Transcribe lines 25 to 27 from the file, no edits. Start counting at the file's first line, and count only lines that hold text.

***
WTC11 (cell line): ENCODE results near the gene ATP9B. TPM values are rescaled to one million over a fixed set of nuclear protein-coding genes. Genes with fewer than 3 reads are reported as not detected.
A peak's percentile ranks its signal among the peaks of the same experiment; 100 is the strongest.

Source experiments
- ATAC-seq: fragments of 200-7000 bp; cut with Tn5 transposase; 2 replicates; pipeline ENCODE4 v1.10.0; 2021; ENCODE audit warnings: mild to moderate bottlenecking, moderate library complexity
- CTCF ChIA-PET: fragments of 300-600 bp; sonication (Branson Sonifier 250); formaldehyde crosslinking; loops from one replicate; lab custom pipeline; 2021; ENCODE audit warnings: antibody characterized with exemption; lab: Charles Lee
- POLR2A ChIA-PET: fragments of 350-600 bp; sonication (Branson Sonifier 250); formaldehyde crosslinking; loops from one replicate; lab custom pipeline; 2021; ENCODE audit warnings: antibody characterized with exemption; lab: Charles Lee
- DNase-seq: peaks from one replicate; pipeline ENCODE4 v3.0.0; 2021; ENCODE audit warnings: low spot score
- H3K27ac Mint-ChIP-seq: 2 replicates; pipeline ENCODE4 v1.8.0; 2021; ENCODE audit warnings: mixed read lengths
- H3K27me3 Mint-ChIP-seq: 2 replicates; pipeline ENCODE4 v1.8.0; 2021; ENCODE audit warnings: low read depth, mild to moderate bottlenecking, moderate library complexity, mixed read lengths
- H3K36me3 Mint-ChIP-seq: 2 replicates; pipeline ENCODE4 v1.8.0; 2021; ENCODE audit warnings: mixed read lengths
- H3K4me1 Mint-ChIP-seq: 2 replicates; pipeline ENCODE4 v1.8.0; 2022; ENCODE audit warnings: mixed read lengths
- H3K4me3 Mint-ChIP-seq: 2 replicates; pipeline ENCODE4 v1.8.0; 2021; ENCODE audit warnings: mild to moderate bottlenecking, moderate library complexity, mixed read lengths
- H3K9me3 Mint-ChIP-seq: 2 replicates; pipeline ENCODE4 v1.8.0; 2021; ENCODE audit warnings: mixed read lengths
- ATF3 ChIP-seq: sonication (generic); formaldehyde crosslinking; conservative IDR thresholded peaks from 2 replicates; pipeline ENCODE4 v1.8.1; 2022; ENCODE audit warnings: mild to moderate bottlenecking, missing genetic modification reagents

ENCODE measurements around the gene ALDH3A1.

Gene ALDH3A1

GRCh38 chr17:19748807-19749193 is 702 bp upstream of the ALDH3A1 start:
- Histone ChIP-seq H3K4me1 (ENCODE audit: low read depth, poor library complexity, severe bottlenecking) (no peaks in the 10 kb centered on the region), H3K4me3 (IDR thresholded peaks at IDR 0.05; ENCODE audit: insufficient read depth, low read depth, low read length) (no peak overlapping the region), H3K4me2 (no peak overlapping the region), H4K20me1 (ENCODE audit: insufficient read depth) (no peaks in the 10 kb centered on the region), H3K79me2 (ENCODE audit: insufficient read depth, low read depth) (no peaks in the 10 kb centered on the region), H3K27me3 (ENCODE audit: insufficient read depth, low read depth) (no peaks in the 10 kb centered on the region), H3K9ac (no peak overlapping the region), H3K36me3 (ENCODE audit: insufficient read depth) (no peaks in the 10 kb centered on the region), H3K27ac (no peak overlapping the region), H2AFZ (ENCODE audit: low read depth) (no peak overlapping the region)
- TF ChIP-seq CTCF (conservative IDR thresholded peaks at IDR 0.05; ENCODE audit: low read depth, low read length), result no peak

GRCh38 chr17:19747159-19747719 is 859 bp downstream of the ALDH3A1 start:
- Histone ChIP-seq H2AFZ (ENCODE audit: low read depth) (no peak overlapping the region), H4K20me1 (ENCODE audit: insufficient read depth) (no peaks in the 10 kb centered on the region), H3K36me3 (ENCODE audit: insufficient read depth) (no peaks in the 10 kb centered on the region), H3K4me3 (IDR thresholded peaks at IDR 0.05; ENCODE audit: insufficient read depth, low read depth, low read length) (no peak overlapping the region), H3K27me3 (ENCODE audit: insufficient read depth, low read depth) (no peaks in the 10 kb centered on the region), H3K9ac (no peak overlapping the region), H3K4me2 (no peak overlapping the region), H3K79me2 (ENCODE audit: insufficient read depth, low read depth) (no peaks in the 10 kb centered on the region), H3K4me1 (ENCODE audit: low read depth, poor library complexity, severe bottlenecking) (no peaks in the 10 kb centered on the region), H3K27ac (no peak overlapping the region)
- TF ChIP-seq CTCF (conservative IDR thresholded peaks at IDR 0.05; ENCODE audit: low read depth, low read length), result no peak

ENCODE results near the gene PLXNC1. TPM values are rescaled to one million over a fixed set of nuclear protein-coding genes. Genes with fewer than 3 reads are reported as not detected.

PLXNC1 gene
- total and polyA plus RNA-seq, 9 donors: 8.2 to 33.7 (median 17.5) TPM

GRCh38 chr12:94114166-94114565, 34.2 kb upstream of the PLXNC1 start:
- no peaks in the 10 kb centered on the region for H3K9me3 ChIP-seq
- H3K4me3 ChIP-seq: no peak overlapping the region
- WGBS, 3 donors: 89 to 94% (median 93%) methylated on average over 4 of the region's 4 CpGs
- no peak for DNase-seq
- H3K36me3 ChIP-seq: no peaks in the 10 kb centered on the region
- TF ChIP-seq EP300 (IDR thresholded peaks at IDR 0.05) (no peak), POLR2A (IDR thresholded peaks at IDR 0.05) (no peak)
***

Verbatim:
- total and polyA plus RNA-seq, 9 donors: 8.2 to 33.7 (median 17.5) TPM

GRCh38 chr12:94114166-94114565, 34.2 kb upstream of the PLXNC1 start:
- no peaks in the 10 kb centered on the region for H3K9me3 ChIP-seq